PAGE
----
Locorotondo the Wine Capital
The wine centre that is Locorotondo is built around a ring of white houses. Locorotondo’s old town has recently become a member of an exclusive club, I borghi più belli d’Italia (Italy’s most beautiful town centres) and has also been awarded the Touring Club Italiano’s Orange Flag.
After we’d taken a look at Palazzo Morelli and Madonna della Greca (Our Lady of Greca), the oldest church in town, Mummy and I went for a stroll along what they jokingly call the seafront (or “Lungomare”), overlooking the Itria Valley – though, truth be told, you can sometimes make out the sea in the distance. At the bottom of the slopes, we noticed red roses growing among the black grapevines, against a backdrop of trulli, olive trees and masserias. It was such beautiful scenery that it almost seemed to bring a tear to Mummy’s face.
Daddy wanted to photograph the cummerse houses with their dry sloping roofs, so he stayed back in the little alleyways, which in the evenings suddenly fill up with tables where we go to enjoy the typical local cuisine.
She’s so beautiful when she smiles, enchanted by the vines. Just then, along came Daddy, looking very pleased with himself for managing to get himself into the Clock Tower.
He asked if we wanted to help with the grape harvest, as he’d discovered Locorotondo’s “Vendemmia in terrazza” (Harvesting on the Terrace) association, which gives tourists the chance to pick grapes alongside the locals. She was so excited, that we literally ran all the way down; Daddy started chatting to a winegrower who kindly went over what we needed to do, handed us some tools, and found us a place to start between the trellises. There was a nice mix of Locorotondians and tourists.
Mummy tied a scarf round her head and almost caressed the bunches off the vine, while Daddy tried to imitate the locals with their quick, confident, snipping movement. I wasn’t allowed to use the secateurs, so I transported the bunches in smaller buckets. And that’s how I bumped into Cécile, a young French girl.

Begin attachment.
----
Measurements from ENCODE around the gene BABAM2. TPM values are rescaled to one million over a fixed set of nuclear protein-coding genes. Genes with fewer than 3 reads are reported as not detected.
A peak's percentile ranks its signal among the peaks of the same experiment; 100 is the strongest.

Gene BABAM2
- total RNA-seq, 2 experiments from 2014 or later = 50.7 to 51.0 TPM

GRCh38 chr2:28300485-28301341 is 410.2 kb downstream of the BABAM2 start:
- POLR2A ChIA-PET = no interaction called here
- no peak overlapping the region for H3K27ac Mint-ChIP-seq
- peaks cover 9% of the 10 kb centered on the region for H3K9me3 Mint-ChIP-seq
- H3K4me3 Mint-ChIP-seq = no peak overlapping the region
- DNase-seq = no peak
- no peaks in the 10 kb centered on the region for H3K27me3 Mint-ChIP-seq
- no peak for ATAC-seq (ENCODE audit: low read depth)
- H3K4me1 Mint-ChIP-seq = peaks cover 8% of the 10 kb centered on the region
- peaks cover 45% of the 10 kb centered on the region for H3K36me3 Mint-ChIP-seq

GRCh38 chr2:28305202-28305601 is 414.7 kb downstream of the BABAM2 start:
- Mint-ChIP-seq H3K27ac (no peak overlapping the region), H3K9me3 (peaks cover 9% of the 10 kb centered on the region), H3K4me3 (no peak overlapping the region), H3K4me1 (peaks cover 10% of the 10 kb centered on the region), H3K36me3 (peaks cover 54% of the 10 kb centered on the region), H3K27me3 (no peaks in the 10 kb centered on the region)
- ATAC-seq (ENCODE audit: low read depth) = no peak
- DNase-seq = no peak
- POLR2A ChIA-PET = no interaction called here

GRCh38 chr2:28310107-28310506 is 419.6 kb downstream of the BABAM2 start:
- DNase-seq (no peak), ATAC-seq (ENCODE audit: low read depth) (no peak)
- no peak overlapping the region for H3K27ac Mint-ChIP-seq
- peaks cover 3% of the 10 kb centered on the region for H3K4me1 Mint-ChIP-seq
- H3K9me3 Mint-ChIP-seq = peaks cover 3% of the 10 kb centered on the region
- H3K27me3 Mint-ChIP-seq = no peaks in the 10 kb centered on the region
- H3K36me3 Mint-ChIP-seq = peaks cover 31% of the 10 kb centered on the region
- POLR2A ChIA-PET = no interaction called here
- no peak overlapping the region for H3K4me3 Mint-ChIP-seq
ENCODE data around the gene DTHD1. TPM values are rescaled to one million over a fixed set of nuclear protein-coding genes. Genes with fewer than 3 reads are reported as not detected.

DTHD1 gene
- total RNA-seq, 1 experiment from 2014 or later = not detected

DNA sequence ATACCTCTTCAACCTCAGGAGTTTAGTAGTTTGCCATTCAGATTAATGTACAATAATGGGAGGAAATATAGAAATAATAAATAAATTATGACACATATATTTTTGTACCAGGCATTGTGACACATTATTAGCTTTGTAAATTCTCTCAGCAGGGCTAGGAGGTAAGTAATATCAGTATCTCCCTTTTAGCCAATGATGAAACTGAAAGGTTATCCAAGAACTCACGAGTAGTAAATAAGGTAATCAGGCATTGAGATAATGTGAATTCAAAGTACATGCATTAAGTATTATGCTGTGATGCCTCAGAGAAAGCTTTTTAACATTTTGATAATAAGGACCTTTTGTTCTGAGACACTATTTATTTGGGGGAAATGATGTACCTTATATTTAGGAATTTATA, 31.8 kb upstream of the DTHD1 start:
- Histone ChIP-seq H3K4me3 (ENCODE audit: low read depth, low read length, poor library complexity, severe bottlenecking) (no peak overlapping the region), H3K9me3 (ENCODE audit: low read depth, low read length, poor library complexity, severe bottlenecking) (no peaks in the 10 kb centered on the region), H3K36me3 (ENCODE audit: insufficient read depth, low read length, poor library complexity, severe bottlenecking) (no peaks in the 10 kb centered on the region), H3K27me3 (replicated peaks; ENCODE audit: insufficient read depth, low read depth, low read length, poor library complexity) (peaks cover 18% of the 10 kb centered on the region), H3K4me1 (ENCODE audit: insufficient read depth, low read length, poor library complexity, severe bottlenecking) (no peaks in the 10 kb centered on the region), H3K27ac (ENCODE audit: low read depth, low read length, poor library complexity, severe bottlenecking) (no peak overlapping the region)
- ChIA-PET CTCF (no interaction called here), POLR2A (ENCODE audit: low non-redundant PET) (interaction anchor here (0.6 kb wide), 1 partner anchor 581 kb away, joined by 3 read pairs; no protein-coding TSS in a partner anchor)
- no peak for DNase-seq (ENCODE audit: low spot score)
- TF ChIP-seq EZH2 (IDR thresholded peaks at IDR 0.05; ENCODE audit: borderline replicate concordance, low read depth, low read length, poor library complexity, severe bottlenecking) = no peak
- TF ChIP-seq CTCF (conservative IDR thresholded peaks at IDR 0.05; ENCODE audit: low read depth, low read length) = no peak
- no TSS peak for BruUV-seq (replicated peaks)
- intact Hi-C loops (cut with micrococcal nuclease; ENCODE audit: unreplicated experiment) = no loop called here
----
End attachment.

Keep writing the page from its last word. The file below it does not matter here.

I was transfixed by the luscious bunches and the red roses that decorate but – most importantly – which protect the vine against attack from parasites, which is why they’re called early warning systems. The winegrower told us he makes the grapes into primitivo, white, and sweet wines.
It was just beautiful and Mummy was overflowing with joy; I even saw her hugging Daddy and they looked just so happy together. Locorotondo and this holiday here in Puglia have brought peace back into the family.
Anyway, tonight there’s going to be a party at one of those lovely old masserias where apparently we’re going to be meeting Cécile. So there’s only one thing for it – I’m definitely going to give her a kiss on the cheek, as well as a puppet I bought her in a handicraft shop.
They tell me we’re going to stay until the Feast of San Rocco, so that we can enjoy the area’s most ancient fireworks contest.
And I want to follow Diana, the band that wends its way through the streets in the early morning to announce that the feast has begun, and then in the evening we can have a little stroll beneath the beautiful illuminations. There will always be a place in my heart for this town, which gave me back the warmth of my family, not to mention my first crush, of course.
Special thanks to journalist Grazia Rongo for her advice